The State department issued a Presidential permit to the Keystone XL Pipeline that President Barack Obama strongly opposed while in office, Friday morning. That decision could have severe impacts to the environment, scientists say.

A press release from the Department of State said that the Under Secretary for Political Affairs, Thomas A. Shannon, Jr., considered “a range of factors” in making his decision, including cultural, environmental and economic factors.

Secretary Shannon signed the permit two months to the day after President Donald Trump issued a memorandum which allowed the TransCanada Corporation looking to build the pipeline to resubmit an application. The memorandum required that the Secretary make his decision within 60 days.

Read: CO2 And Climate Change: Human Activity Causes Global Warming

President Obama’s strong opposition to the pipeline partially stemmed from the fact that the pipeline directly contradicted his Clean Power Plan to bring more renewable low carbon emission power into the country.

The proposed pipeline is designed to connect Alberta, Canada, to refineries in the U.S. in Texas and Louisiana by way of Steele City, Nebraska. There is already pipeline in place connecting Canada to Gulf through a more roundabout route. The new pipeline would allow for more crude oil from Canada to be transported south.

What is the Keystone Pipeline? Why are people concerned about it?

When the pipeline was first proposed many environmentally conscious Americans had their concerns. The pipeline poses an environmental threat from the time it’s extracted to when it’s used. In 2015 when the Pipeline was headed to Congress for a vote, more than 90 scientists and economists sent a letter to the White House urging President Obama and the Secretary of State John Kerry to reject the pipeline. “We strongly urge you to reject the Keystone XL tar sands oil pipeline as a project that will contribute to climate change at a time when we should be doing all we can to put clean energy alternatives in place,” read the letter signed by experts from Harvard University, Stanford University, McGill University and other top institutes through the U.S. and Canada.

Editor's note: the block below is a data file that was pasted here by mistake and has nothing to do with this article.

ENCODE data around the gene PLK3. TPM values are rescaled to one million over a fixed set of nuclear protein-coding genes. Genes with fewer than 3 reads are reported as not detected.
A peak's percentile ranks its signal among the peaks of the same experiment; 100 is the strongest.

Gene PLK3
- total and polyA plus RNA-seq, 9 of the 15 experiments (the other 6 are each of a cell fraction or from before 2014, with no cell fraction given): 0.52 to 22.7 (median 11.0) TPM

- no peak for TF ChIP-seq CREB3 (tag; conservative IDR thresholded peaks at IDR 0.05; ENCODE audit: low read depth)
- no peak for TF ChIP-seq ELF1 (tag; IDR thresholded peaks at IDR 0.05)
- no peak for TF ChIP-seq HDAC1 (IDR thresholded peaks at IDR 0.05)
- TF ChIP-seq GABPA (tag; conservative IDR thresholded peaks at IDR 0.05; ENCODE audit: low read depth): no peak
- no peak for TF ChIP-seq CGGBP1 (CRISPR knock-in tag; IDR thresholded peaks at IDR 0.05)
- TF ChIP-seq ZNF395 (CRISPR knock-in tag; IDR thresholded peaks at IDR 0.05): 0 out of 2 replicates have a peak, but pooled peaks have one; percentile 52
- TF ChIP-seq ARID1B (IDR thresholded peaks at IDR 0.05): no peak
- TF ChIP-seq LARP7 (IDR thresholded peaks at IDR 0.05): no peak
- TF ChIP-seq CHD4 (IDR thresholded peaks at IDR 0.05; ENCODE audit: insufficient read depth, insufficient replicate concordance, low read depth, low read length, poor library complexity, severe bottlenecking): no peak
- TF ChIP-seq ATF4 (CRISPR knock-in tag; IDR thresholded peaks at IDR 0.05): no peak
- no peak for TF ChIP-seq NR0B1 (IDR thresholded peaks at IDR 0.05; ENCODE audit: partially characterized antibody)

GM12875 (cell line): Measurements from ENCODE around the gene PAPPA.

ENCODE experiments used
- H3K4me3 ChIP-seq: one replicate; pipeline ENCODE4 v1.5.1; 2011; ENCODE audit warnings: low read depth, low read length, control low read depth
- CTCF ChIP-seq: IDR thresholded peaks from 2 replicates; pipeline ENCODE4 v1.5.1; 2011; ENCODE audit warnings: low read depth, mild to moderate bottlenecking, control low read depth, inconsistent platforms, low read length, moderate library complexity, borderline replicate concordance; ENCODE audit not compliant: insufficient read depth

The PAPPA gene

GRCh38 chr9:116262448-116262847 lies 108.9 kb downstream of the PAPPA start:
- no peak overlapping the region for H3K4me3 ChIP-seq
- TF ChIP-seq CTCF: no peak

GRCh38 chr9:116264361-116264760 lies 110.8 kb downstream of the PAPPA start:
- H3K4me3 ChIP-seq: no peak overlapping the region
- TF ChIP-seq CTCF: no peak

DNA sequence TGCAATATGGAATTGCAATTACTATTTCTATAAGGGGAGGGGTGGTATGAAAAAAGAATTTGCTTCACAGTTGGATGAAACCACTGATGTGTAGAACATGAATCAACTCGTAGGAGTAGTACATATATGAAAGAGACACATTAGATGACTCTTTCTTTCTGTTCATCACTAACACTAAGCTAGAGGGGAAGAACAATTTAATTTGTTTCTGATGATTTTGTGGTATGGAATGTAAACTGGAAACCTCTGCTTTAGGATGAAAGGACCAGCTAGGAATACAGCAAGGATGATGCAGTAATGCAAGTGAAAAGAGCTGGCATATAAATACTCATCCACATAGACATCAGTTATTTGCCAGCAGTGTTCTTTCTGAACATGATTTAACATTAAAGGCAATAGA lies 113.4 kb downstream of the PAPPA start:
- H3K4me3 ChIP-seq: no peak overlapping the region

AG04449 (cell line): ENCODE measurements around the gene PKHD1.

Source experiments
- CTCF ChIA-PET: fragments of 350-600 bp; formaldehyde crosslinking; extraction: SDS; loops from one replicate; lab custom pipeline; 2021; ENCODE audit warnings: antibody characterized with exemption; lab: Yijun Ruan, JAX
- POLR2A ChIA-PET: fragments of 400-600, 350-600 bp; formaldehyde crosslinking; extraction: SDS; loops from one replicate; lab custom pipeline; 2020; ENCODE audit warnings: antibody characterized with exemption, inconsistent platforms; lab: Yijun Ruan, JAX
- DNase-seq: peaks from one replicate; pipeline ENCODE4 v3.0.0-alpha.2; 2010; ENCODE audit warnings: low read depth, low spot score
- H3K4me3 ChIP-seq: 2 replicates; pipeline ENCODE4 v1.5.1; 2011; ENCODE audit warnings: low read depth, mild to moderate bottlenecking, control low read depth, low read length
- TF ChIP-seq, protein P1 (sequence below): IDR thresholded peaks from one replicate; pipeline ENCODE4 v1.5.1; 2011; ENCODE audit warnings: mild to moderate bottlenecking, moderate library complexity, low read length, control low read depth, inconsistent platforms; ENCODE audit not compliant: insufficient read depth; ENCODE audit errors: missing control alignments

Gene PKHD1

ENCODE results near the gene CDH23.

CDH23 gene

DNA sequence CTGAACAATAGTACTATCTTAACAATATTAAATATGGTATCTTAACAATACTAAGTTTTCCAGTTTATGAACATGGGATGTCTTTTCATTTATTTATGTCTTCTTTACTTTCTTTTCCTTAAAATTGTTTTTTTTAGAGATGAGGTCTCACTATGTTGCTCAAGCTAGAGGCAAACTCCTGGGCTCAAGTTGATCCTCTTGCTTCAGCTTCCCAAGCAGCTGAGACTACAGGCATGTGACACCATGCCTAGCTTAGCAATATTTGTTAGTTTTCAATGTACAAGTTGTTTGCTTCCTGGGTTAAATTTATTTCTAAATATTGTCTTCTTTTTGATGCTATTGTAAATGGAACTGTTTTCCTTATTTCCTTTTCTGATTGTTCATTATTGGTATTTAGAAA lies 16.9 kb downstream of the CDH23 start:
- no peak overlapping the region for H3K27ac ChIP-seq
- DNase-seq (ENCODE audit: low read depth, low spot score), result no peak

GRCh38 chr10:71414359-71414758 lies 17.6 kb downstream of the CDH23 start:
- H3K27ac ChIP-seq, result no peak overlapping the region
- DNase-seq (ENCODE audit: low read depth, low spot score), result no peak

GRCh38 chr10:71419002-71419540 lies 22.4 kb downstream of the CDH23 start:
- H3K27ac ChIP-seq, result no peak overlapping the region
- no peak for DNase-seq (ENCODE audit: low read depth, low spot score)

Where will the proposed pipeline go?

It will cut down from Alberta, Canada, across the border and through Montana, South Dakota and Nebraska before joining with the finished pipeline in Steele, Nebraska.

Transcanada keystone xl map A map of the proposed pipeline (blue) and the pipeline that's already in place (red). Photo: TransCanada

 

Extraction:

The type of crude oil the pipeline will be carrying is tar sand oil, a mix of unrefined oil and well, Earth, so sand and dirt. In 2015, President Obama summed it up while speaking at a Town Hall event a Benedict College, he explained that the extraction method for the crude oil is “ an extraordinarily dirty way of extracting oil, and obviously there are all these risks in piping a lot of oil though Nebraska farmland and other parts of the country.”

Leaks:

Not only is pollution from extraction a concern. But pipelines leak all the time, including the already existing parts of the Keystone Pipeline. Just a year ago a leak in the pipeline resulted in almost 17,000 gallons of crude oil leaking out. One of many leaks the company has faced since construction. And it’s not just Keystone that faces leaks, the company Magellan Midstream Partners had a leak in one of its pipelines in January that resulted in more than 135,000 gallons of Diesel fuel leaking into farmland in Iowa. In Alaska, an underwater pipeline has been leaking natural gas, possibly since December, releasing anywhere between 200,000 and 300,000 cubic feet of gas on a daily basis into the habitat of endangered whales. These leaks permanently pollute the land and water they come in contact with and can be very difficult to clean up having a severe impact on the ecosystems in the surrounding areas.

Use:

The production and use of more oil means more CO2 and other greenhouse gases will be released into the atmosphere contributing further to the rapidly warming and changing climate. This is the opposite of what President Obama proposed with his Clean Power Plan aimed at creating less of a dependence on dirty fossil fuels and a stronger market for renewables.

Jobs:

The pipeline is expected to bring jobs to the U.S. A State Department report from 2014 estimates that the construction of the pipeline would bring in 3,900 direct construction jobs if the pipeline was constructed in a year, or 1,950 jobs per year if the job was done over two years. But those jobs would end once construction did. The two year construction would support 42,000 jobs all together indirect, direct and induced. But again, many of those jobs would only last as long as construction.